Wednesday, March 3, 2010
Melancholia in Post-Modern Marketing
I recently read this New York Times article (fave pub) looking at depression through the lens of evolutionary psychology, speculating that depression is the result of "ruminating" aka pondering/introspecting/analyzing...basically thinking
I think, therefore I am...sad.
Thinking people are more likely to be depressed. Great. Tell me something I don't see in my own life.
The article goes on and on in an exhausting academic debate about the evolutionary benefits of having so many depressed people in our species.
What stuck out to me was this argument that there is an evolutionary/biological foundation for rumination/introspection/deep thinking. This is something people want and need in their lives.
There are some smarties/creative types out there that think they have the corner market on higher thinking, but if late night Boy Scout camping conversations taught me anything it's that people from every walk of life in our society share times of deep reflection and share the same concerns and conclusions.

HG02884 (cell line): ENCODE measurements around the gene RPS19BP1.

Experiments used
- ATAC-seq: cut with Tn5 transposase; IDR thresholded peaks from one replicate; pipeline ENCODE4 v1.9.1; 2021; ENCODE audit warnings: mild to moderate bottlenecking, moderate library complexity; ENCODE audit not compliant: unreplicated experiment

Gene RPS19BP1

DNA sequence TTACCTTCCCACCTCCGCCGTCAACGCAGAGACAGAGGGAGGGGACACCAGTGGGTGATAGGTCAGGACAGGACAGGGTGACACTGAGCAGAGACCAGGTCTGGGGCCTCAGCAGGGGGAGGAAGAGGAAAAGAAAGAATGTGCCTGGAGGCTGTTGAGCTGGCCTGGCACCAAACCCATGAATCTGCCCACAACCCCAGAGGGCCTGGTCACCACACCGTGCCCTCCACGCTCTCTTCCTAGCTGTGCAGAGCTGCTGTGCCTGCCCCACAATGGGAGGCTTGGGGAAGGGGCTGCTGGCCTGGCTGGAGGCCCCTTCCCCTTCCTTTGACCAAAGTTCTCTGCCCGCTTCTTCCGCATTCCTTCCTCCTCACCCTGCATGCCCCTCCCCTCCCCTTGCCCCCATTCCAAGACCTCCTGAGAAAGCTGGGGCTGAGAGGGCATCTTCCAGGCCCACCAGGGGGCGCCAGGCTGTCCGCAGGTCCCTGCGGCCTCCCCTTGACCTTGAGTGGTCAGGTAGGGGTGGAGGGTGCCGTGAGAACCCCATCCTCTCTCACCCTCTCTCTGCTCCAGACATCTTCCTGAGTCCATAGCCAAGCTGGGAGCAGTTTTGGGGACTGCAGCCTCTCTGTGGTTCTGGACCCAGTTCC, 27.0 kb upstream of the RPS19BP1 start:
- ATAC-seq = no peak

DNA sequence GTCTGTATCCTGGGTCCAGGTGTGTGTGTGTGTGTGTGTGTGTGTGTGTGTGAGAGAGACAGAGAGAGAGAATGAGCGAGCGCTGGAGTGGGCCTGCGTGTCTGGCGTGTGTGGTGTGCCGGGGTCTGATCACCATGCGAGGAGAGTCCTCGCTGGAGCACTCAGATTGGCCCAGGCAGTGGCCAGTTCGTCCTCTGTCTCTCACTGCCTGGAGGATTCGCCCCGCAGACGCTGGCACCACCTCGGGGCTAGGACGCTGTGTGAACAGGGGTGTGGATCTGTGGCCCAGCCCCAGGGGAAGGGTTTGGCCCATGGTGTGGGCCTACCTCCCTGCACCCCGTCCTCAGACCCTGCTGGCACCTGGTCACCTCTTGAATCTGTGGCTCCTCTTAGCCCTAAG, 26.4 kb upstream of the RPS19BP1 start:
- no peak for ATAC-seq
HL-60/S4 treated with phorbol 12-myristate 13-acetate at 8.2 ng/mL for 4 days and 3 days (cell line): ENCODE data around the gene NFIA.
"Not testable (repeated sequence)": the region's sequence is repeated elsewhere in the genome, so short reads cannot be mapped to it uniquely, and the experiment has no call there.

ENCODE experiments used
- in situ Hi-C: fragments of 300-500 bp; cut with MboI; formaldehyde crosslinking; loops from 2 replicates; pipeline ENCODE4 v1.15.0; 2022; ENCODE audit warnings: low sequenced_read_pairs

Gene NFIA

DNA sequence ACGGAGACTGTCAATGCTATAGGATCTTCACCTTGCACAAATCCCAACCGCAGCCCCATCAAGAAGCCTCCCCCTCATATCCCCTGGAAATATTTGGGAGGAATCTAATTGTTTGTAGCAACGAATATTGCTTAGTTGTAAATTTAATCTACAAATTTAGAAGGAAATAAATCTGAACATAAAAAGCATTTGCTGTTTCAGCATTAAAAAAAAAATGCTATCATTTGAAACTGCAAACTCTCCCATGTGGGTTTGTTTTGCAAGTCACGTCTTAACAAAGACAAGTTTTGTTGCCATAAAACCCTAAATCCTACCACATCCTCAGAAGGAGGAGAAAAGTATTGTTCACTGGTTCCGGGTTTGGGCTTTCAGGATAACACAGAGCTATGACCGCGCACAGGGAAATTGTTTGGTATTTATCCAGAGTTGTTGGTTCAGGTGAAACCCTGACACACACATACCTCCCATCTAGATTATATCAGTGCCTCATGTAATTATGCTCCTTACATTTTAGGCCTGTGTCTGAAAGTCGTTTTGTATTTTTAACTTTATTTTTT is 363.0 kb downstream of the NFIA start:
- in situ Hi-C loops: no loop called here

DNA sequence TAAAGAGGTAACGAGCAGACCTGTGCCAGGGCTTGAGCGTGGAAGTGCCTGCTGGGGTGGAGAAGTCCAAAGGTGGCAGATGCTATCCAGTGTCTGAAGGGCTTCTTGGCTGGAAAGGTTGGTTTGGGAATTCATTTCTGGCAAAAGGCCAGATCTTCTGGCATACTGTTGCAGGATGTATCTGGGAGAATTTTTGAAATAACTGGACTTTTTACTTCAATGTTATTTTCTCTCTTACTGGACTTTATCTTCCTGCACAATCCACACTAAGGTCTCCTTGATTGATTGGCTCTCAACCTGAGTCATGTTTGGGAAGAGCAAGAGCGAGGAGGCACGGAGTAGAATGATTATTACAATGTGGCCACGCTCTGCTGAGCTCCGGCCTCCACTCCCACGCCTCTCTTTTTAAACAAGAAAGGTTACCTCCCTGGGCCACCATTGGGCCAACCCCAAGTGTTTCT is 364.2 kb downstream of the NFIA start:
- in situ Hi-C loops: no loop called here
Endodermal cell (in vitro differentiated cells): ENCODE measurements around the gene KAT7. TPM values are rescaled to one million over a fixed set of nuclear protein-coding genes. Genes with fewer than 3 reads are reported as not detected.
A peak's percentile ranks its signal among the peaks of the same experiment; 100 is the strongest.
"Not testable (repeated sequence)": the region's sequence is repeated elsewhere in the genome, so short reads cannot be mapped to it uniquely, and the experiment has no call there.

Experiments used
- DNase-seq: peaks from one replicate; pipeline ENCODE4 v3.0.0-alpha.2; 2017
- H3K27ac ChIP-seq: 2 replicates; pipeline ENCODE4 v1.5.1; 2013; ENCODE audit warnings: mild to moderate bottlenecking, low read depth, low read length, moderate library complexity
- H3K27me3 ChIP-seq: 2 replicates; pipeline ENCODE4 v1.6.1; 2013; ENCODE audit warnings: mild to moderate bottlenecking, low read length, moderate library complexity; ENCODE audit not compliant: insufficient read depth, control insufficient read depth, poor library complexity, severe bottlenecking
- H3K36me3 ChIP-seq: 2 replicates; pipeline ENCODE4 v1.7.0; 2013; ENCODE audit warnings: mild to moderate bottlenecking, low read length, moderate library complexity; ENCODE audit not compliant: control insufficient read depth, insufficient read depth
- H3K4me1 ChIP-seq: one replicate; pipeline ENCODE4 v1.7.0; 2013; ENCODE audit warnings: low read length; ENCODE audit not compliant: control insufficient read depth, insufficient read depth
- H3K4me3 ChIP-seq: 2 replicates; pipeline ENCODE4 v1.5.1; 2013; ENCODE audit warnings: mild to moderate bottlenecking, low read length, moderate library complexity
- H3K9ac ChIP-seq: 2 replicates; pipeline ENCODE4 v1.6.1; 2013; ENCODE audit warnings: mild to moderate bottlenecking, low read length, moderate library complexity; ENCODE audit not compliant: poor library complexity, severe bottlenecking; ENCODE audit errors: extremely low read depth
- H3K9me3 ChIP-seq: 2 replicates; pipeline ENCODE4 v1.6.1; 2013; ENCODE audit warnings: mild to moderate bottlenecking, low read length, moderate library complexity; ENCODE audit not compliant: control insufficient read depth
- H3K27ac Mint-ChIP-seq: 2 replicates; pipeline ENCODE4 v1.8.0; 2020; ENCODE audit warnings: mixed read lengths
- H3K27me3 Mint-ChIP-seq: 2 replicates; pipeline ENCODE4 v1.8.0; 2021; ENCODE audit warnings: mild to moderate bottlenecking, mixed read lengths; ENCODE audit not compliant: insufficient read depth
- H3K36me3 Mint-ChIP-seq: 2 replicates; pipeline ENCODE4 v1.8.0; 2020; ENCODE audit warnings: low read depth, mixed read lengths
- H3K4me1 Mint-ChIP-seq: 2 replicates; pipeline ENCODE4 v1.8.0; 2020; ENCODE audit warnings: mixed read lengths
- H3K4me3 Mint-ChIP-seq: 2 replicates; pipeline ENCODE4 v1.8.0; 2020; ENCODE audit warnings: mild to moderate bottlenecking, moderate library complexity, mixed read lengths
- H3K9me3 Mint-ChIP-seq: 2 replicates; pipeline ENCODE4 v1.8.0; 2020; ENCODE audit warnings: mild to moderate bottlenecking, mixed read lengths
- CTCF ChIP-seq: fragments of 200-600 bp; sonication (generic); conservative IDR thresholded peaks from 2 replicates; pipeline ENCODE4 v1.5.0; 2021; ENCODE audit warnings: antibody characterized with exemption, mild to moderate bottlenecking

Because I am in this cursed field of advertising, I am going to draw back conclusions to branding and marketing which is--why aren't we we creating things that speak to this obviously deep desire of people?
We make ads that speak to the desire to make love, to be loved, to be victorious, we encourage companies to be social to address people's need for community, and yet where is the brand/campaign/website that encourages users to engage in deliberative reflection?
There is a reason that Eat, Pray, Love was on the bestseller's list for over two years, and why the Oprah Book Club was such a big hit, in general. People want to think about these things. They feel better for having had these thoughts, for having a scaffold on which to hang these yearn-filled threads, for knowing there are others with the same wonderings and private struggles of internal reconciliation without feeling like a complete lunatic.
This all reminds me of the once beautiful meaning of the word 'melancholia,' which did not mean sadness, but meant deep, quiet, extended thinking about a question or problem.
Durer captured it best in his work entitled, Melancholia:
In the meantime, I am going to be on the look out, for campaigns/brands that offer this, and for opportunities in which such could exist.